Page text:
# ML Wiki

## Confidence Intervals

In Inferential Statistics we estimate a parameter of the population based on sample

• Point Estimate is just one single plausible value
• it's a good idea to expand it a bit and build a confidence interval around the point estimate
• and use Standard Error as a measure of uncertainty in the Point Estimate to find this interval

Main idea - the CI should include the real parameter

### Confidence Level

The degree of confidence at which we're sure the interval will span the true parameter is Confidence level

• e.g. 95% confidence interval contains the estimated parameter with probability 0.95 - i.e. in 1 case out of 20 it will miss the real parameter

The idea of Sampling Distribution is important here

• we use it to calculate percentiles of the possible values, if the SD was centered at our point estimate
• so the SI should span the true value

Example

• we want to estimate the mean
• suppose we happen to know the sampling distribution: it's $N(\mu = 10, \sigma = 3.3)$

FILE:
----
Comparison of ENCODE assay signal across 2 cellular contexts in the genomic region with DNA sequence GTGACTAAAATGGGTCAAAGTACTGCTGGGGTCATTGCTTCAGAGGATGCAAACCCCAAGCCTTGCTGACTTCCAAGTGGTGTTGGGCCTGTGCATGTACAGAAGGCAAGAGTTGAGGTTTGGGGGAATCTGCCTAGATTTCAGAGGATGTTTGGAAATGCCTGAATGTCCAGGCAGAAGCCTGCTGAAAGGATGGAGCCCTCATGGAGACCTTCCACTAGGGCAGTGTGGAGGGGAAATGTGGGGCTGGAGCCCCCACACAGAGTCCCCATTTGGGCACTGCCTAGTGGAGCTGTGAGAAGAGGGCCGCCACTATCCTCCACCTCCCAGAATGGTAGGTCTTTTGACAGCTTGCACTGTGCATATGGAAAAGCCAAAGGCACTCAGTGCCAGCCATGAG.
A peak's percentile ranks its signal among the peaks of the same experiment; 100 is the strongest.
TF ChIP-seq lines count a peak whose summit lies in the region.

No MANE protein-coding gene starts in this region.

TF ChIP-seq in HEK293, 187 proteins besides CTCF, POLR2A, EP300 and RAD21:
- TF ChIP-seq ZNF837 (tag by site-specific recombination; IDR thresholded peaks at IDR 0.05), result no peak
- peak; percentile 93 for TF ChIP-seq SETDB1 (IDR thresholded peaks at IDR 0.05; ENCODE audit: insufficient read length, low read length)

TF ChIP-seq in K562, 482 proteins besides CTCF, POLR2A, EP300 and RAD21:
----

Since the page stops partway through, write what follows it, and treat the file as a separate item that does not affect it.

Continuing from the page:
• it's centered around the proportion mean $\mu$
• and the Standard Error is 3.3
• we draw a Point Estimate from the sampling distribution
• we get $\bar{X} = 5.5$
• Assuming that the SD is centered around 5.5, we compute 95% CI
• $z$-value is 1.96, so the interval is (-0.97 11.97)
• it includes the true value $\mu=10$

R code
x = seq(-10, 25, 0.3)
m = 10
se = 3.3

plot(x, dnorm(x, mean=m, sd=se), type='l', bty='n', lty=2, ylab='')
abline(v=m, lty=2)

m.observed = 5.5
abline(v=m.observed, col='red')
dy = dnorm(x, mean=5.5, sd=se)
lines(x, y=dy, col='red')

lo = m.observed - 1.96 * se
hi = m.observed + 1.96 * se
c(lo, hi)

x1 = min(which(x >= lo)); x2 = max(which(x <= hi))

polygon(x[c(x1, x1:x2, x2)],
c(0, dy[x1:x2], 0), col=adjustcolor('red', 0.4), border=NA)

par(xpd=NA)

text(m, 0.13, m)
text(m.observed, 0.13, m.observed)

arrows(x0=lo, y0=0.02, x1=hi, y1=0.02, code=3, length=0.15)
text(m.observed, 0.02-0.005, 'confidence interval', cex=0.7)

par(xpd=FALSE)


A confidence interval consists of two parts

• left part - lower bound
• right part - upper bound

"95% confident" means that if we took many many samples from the SD and build a CI from each, then about 95% of these CIs should contain the actual parameter being estimated (e.g. $p$ for binom, $\mu$ for mean)

So we see indeed that sometimes the CI doesn't include the true value but we're 95% confident that a CI calculated from one sample will include it

R code to produce the figure
load(url('http://s3.amazonaws.com/assets.datacamp.com/course/dasi/ames.RData'))

### Relationship with Hypothesis Testing

Main Article: Confidence Intervals and Statistical Tests